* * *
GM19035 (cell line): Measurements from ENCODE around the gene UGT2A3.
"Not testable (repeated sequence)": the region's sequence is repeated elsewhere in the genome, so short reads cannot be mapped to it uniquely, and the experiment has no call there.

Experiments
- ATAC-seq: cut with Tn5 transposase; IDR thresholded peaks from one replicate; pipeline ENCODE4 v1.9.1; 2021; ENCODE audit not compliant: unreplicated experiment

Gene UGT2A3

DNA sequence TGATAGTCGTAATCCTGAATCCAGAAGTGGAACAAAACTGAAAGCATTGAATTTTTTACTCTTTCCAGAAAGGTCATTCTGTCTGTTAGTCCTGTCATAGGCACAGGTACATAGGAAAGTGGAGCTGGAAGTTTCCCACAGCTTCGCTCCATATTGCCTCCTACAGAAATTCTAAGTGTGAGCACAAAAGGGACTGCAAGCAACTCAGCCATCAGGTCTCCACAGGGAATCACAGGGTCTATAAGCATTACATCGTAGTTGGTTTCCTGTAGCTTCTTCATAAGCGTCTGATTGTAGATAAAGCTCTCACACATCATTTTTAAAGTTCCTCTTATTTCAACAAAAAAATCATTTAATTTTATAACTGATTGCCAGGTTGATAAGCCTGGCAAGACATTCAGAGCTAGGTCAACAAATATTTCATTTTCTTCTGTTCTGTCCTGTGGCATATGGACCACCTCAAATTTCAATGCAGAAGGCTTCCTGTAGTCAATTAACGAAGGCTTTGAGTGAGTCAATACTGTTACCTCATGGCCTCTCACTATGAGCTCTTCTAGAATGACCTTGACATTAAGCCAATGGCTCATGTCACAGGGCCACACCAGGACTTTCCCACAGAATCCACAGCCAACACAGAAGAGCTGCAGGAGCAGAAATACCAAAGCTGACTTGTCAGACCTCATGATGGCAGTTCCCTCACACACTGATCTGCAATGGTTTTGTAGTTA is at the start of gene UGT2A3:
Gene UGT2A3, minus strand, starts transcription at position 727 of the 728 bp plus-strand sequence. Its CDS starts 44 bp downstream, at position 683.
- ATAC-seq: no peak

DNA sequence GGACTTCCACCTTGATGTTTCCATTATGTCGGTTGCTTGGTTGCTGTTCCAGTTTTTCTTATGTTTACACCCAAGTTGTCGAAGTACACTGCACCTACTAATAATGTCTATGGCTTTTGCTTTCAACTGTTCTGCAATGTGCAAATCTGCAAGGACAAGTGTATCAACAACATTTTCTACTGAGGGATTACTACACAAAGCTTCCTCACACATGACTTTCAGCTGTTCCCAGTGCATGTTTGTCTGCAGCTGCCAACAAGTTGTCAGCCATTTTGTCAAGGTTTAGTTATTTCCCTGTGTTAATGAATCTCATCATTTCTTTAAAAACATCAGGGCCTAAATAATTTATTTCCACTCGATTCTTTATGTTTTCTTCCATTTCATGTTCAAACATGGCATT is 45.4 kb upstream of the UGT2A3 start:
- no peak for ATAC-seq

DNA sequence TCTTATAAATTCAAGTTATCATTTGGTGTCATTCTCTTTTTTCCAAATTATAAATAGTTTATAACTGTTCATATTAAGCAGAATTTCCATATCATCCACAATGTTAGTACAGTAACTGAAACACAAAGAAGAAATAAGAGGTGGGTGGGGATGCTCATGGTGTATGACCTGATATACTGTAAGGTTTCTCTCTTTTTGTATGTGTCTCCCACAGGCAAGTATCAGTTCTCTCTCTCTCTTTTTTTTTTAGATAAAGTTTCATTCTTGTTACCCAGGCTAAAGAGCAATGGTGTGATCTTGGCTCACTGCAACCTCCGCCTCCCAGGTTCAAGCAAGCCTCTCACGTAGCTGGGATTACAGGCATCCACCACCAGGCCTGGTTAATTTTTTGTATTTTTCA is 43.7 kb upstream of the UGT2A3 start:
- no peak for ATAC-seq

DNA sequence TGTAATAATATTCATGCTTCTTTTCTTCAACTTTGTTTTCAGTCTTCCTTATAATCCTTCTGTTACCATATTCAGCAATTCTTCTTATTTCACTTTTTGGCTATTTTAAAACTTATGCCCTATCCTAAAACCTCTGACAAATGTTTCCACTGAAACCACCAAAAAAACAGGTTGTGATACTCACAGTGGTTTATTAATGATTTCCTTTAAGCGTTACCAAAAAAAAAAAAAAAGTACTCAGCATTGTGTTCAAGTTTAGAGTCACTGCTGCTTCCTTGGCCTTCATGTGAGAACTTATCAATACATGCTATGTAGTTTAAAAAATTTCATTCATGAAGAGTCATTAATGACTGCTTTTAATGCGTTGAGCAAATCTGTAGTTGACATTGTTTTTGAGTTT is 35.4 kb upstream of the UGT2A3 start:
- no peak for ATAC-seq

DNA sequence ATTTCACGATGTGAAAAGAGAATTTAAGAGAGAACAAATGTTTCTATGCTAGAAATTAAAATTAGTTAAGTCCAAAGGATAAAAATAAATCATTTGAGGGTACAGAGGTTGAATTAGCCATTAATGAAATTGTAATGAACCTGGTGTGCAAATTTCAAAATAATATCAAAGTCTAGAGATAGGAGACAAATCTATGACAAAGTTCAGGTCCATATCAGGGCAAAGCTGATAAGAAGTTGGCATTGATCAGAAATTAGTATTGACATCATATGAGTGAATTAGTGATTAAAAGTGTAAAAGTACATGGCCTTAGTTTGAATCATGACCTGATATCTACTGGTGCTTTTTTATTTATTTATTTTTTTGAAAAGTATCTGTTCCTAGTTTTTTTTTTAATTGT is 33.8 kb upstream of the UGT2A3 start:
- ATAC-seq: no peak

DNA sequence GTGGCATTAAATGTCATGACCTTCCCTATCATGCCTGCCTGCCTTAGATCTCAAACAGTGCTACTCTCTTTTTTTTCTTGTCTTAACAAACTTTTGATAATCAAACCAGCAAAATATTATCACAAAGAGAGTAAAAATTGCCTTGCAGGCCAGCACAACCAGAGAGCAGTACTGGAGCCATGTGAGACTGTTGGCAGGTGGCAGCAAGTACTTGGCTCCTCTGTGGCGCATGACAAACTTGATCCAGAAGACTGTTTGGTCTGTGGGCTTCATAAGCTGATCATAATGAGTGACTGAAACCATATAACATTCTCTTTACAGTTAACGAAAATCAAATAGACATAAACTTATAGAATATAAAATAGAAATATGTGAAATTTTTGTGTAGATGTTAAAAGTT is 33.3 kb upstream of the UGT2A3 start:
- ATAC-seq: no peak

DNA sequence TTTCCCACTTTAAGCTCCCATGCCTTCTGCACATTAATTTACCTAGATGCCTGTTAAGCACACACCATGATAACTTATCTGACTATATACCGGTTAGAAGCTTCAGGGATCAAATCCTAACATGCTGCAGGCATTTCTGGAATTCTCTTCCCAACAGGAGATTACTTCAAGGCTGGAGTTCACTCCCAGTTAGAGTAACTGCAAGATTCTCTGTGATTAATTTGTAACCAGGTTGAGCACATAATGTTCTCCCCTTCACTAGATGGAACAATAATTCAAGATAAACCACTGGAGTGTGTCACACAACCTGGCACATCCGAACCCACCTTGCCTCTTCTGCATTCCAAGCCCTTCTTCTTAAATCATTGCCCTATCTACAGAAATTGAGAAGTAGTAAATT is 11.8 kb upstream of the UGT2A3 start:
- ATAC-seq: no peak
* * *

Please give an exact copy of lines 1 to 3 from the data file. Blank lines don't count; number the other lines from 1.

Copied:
GM19035 (cell line): Measurements from ENCODE around the gene UGT2A3.
"Not testable (repeated sequence)": the region's sequence is repeated elsewhere in the genome, so short reads cannot be mapped to it uniquely, and the experiment has no call there.

Experiments